For the record, Titi's answer is wrong as it is not what the original poster asked for - it is correct that it is possible to reset a form using the native reset() method, but this question is trying to clear a form off of remembered values that would remain in the form if you reset it this way. This is why a "manual" reset is needed. I assume most people ended up in this question from a Google search and are truly looking for the reset() method, but it does not work for the specific case the OP is talking about.

My original answer was this:

// not correct, use answer below
.not(':button, :submit, :reset, :hidden')

Which might work for a lot of cases, including for the OP, but as pointed out in the comments and in other answers, will clear radio/checkbox elements from any value attributes.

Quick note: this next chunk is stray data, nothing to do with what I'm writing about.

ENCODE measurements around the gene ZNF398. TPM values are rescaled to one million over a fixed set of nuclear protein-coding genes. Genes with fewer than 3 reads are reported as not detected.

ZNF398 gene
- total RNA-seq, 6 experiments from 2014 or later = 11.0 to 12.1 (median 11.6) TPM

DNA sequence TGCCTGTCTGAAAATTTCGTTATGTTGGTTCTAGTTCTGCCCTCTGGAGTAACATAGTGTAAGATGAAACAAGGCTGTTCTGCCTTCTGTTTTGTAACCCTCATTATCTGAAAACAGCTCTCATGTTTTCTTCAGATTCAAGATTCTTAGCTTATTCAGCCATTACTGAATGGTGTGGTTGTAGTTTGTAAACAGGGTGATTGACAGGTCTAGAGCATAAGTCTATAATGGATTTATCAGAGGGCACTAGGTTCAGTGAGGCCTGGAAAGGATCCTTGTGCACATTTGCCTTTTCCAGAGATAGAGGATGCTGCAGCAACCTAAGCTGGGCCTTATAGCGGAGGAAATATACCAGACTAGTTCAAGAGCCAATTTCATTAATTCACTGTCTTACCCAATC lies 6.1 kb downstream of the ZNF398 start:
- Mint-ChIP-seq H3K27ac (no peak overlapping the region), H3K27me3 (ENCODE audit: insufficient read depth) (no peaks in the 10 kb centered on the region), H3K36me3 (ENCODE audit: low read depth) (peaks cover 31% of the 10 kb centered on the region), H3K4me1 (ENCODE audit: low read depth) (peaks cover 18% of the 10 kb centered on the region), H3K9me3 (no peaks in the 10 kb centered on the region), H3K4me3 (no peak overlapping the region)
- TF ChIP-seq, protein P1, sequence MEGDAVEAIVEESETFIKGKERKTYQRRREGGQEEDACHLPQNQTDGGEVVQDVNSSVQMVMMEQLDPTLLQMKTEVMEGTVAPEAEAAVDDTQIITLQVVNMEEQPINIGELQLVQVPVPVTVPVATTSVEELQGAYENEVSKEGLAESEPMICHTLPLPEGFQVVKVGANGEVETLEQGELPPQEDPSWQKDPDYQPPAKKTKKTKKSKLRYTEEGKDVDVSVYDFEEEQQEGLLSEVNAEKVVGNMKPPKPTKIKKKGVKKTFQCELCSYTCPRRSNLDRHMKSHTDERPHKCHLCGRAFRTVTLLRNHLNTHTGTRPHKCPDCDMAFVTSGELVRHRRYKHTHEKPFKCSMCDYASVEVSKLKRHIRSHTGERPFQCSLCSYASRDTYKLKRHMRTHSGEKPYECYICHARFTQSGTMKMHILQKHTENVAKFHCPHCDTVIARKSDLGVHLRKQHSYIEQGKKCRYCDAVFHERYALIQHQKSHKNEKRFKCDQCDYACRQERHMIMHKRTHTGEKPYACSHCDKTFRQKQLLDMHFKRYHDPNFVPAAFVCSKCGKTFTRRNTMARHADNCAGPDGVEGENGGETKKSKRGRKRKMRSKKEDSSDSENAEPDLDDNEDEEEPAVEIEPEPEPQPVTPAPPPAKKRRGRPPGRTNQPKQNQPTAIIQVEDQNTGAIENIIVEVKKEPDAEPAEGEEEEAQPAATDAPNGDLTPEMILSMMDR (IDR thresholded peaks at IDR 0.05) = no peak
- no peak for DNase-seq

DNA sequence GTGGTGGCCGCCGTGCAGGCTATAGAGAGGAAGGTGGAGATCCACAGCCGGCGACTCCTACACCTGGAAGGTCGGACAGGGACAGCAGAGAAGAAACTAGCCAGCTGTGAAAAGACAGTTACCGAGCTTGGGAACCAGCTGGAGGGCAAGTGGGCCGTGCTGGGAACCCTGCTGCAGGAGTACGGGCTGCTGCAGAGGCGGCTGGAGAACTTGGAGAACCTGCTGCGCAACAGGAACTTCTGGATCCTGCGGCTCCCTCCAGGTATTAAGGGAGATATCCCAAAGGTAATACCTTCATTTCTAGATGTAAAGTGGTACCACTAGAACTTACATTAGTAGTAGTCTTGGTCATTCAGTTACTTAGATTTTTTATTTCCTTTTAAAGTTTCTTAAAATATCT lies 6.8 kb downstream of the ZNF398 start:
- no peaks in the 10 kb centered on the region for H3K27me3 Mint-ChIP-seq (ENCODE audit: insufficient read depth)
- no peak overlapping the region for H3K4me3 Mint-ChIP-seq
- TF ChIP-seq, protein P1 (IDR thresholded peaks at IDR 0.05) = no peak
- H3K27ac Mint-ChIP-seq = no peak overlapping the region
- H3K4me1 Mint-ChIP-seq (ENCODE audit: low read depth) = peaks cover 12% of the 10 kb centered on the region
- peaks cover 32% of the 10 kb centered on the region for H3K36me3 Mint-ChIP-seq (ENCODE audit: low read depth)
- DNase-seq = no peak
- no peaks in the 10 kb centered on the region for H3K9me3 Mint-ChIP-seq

A more correct answer (but not perfect) is:

function resetForm($form) {
    $form.find('input:text, input:password, input:file, select, textarea').val('');
    $form.find('input:radio, input:checkbox')

// to call, use:
resetForm($('#myform')); // by id, recommended
resetForm($('form[name=myName]')); // by name

Using the :text, :radio, etc. selectors by themselves is considered bad practice by jQuery as they end up evaluating to *:text which makes it take much longer than it should. I do prefer the whitelist approach and wish I had used it in my original answer. Anyhow, by specifying the input part of the selector, plus the cache of the form element, this should make it the best performing answer here.

This answer might still have some flaws if people's default for select elements is not an option that has a blank value, but it is certainly as generic as it is going to get and this would need to be handled on a case-by-case basis.

Eggs McLaren

I'm new to C# and I want to use a track-bar to change a form's opacity.

This is my code:

decimal trans = trackBar1.Value / 5000;
this.Opacity = trans;

When I try to build it, I get this error:

Cannot implicitly convert type 'decimal' to 'double'.